The price of Israel
Israel's war on Lebanon has exposed once and for all that its security will be bought even at the cost of war crimes and mass destruction. This immoral situation must come to an end, writes Lamis Andoni
Once again Israel wreaks havoc and destruction and the world's main response is to seek ways to "guarantee the security of Israel". This is the essence of the present diplomatic flurry, of UN Security Council Resolution 1701, and most alarmingly the premise underlying the dominant Western, and to a lesser extent Arab, political discourse.
Indeed, while 1701 calls for the withdrawal of Israeli troops and stresses the sovereignty and integrity of Lebanon, its main aim is to prevent future attacks against Israel. Neither the resolution nor the diplomatic efforts that followed included any measures to prevent future Israeli attacks against Lebanon.
Post-Lebanon war discourse echoes the same presumption that equates peace with Israeli security. The problem becomes Hizbullah's existence rather than Israel's continued occupation of Arab lands. By obsessing over reigning in, if not destroying, Hizbullah, the security of Israel is instated as the defining imperative of international, Arab and internal Lebanese politics.
Holding Hizbullah accountable for both its deeds and with regard to its obligations, as a political party and a resistance force, within a sovereign state is both understandable and legitimate. But blaming Hizbullah for Israel's war crimes while ignoring US-backing of Israeli impunity leaves the Lebanese and the Palestinians at the mercy of US-Israeli plans of perpetual torture.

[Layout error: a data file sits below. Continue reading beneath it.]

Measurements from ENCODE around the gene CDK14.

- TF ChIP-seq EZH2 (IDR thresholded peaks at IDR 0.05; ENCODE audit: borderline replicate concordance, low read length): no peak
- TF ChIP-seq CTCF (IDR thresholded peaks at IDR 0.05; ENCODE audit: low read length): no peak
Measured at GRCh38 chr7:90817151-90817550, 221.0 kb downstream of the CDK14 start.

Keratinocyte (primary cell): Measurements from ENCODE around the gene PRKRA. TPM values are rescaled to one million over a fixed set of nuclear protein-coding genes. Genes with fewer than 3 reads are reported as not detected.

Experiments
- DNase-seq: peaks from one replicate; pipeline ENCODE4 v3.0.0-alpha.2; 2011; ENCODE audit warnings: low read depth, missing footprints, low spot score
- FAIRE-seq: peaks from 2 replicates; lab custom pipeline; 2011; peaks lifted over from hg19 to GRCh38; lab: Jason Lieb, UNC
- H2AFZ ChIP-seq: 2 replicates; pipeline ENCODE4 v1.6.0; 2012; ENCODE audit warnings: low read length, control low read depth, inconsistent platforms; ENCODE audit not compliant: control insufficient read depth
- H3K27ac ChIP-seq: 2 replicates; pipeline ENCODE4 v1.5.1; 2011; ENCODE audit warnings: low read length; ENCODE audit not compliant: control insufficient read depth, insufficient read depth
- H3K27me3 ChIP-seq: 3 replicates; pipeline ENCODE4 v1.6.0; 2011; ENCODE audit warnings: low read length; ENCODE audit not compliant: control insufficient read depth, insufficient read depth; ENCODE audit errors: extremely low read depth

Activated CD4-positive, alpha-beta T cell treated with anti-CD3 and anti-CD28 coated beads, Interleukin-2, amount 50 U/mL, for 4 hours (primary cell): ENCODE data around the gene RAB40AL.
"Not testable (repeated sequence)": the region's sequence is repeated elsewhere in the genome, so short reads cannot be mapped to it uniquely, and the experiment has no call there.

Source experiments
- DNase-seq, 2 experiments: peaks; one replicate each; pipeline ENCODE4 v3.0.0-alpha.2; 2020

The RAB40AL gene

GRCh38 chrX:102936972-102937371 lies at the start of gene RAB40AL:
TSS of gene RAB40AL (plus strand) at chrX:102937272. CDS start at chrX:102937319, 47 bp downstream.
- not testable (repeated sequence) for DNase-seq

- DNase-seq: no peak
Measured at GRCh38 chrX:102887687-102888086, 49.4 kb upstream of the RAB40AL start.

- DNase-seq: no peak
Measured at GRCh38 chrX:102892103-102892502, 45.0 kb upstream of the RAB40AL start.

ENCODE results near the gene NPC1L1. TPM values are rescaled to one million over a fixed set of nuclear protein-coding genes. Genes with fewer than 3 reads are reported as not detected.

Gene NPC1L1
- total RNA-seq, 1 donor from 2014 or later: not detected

The new model symbolised by Hizbullah's strong and stunning resistance to the Israeli army challenged the old paradigm of Arab states' submission to Tel Aviv's regional dominance and conquest of Palestinian lands. Thus, before the Arab world had time to digest the lessons of Hizbullah's resistance, the international community is forcing Arab states back into the old role of ensuring safe borders for Israel and controlling dissent at home.
Accordingly, there is one lesson that Arabs are supposed to learn: Arabs -- whether governments, individuals or groups -- are not permitted to react to continued Israeli occupations, the destruction of Palestine, or the holding of more than 10,000 of their compatriots -- predominantly but not exclusively Palestinians -- captive in its jails.
Opposing Israeli aggression against the Arab people is construed as "terrorism", while Israel's destruction of people and societies who dare challenge its power is presented as "self-defence".
Consequently, Lebanon, a beleaguered country, festering with open wounds of loss and destruction, is cajoled to prove that its army is good enough for the grand mission of protecting Israel by subjugating the very fighters who stood up to the Israeli campaign of destruction.
Most ironic is that the Lebanese government is obliged to ensure that its own army, while prevented by political constraints from defending its land and people from Israel, can fulfil the task of patrolling its borders against possible attacks, or arms shipments that could facilitate such attacks, against Israel.
It is a tiresome repetition of the tragically absurd trials of the Palestinian Authority, which has been pressured, coerced and blockaded into guaranteeing its own occupier's security, while unable to protect its own people from the ravages of the Israeli army.